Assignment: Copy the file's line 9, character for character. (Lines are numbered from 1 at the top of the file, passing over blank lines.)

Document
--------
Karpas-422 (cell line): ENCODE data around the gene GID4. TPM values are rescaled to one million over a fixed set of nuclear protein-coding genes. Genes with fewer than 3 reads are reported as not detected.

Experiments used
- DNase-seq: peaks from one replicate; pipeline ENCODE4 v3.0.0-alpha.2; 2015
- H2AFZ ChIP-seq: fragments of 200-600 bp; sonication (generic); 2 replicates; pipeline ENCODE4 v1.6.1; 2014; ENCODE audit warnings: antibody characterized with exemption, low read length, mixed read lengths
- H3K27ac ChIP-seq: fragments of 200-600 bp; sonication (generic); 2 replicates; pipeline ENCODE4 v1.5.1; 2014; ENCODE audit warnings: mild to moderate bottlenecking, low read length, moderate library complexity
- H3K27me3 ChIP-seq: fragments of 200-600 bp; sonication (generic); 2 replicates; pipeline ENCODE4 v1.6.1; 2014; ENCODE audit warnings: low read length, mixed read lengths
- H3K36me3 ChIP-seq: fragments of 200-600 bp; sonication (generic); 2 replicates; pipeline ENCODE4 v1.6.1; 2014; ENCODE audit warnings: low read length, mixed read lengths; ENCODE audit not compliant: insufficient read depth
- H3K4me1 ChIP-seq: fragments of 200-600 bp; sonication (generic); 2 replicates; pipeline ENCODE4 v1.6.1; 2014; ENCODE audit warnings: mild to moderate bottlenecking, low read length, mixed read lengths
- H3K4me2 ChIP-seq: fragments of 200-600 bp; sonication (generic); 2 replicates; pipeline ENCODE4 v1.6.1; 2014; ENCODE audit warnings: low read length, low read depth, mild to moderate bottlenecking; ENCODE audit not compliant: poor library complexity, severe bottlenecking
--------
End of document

- H3K4me2 ChIP-seq: fragments of 200-600 bp; sonication (generic); 2 replicates; pipeline ENCODE4 v1.6.1; 2014; ENCODE audit warnings: low read length, low read depth, mild to moderate bottlenecking; ENCODE audit not compliant: poor library complexity, severe bottlenecking